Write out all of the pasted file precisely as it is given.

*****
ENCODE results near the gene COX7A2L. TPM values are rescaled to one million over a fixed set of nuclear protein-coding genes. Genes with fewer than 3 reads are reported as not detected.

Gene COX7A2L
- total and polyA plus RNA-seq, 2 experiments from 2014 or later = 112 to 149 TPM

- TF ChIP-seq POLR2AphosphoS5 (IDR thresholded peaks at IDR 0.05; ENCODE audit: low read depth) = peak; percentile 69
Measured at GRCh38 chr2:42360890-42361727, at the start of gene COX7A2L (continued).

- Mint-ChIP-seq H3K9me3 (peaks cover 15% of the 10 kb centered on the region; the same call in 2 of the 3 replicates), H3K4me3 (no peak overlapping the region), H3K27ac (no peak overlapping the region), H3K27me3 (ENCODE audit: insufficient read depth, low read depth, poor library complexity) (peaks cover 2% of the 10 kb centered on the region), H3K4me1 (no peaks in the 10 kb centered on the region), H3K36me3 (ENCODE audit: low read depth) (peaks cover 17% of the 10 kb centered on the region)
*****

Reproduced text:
ENCODE results near the gene COX7A2L. TPM values are rescaled to one million over a fixed set of nuclear protein-coding genes. Genes with fewer than 3 reads are reported as not detected.

Gene COX7A2L
- total and polyA plus RNA-seq, 2 experiments from 2014 or later = 112 to 149 TPM

- TF ChIP-seq POLR2AphosphoS5 (IDR thresholded peaks at IDR 0.05; ENCODE audit: low read depth) = peak; percentile 69
Measured at GRCh38 chr2:42360890-42361727, at the start of gene COX7A2L (continued).

- Mint-ChIP-seq H3K9me3 (peaks cover 15% of the 10 kb centered on the region; the same call in 2 of the 3 replicates), H3K4me3 (no peak overlapping the region), H3K27ac (no peak overlapping the region), H3K27me3 (ENCODE audit: insufficient read depth, low read depth, poor library complexity) (peaks cover 2% of the 10 kb centered on the region), H3K4me1 (no peaks in the 10 kb centered on the region), H3K36me3 (ENCODE audit: low read depth) (peaks cover 17% of the 10 kb centered on the region)